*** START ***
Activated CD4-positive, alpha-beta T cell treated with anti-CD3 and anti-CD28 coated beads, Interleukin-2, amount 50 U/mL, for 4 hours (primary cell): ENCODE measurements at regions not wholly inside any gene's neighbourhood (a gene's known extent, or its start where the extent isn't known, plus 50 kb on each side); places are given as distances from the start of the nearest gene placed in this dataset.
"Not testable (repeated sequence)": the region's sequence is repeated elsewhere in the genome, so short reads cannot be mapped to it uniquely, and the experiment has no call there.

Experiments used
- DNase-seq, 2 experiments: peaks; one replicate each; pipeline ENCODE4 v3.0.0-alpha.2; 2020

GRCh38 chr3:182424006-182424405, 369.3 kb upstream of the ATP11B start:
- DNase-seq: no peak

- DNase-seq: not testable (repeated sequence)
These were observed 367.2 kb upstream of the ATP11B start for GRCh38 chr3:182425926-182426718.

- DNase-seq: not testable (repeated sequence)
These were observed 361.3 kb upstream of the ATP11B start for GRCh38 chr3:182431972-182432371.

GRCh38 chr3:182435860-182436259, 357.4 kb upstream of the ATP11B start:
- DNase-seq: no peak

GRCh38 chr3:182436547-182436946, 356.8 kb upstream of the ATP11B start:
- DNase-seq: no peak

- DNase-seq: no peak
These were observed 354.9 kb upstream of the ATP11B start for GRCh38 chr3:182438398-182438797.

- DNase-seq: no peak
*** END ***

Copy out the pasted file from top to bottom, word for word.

Activated CD4-positive, alpha-beta T cell treated with anti-CD3 and anti-CD28 coated beads, Interleukin-2, amount 50 U/mL, for 4 hours (primary cell): ENCODE measurements at regions not wholly inside any gene's neighbourhood (a gene's known extent, or its start where the extent isn't known, plus 50 kb on each side); places are given as distances from the start of the nearest gene placed in this dataset.
"Not testable (repeated sequence)": the region's sequence is repeated elsewhere in the genome, so short reads cannot be mapped to it uniquely, and the experiment has no call there.

Experiments used
- DNase-seq, 2 experiments: peaks; one replicate each; pipeline ENCODE4 v3.0.0-alpha.2; 2020

GRCh38 chr3:182424006-182424405, 369.3 kb upstream of the ATP11B start:
- DNase-seq: no peak

- DNase-seq: not testable (repeated sequence)
These were observed 367.2 kb upstream of the ATP11B start for GRCh38 chr3:182425926-182426718.

- DNase-seq: not testable (repeated sequence)
These were observed 361.3 kb upstream of the ATP11B start for GRCh38 chr3:182431972-182432371.

GRCh38 chr3:182435860-182436259, 357.4 kb upstream of the ATP11B start:
- DNase-seq: no peak

GRCh38 chr3:182436547-182436946, 356.8 kb upstream of the ATP11B start:
- DNase-seq: no peak

- DNase-seq: no peak
These were observed 354.9 kb upstream of the ATP11B start for GRCh38 chr3:182438398-182438797.

- DNase-seq: no peak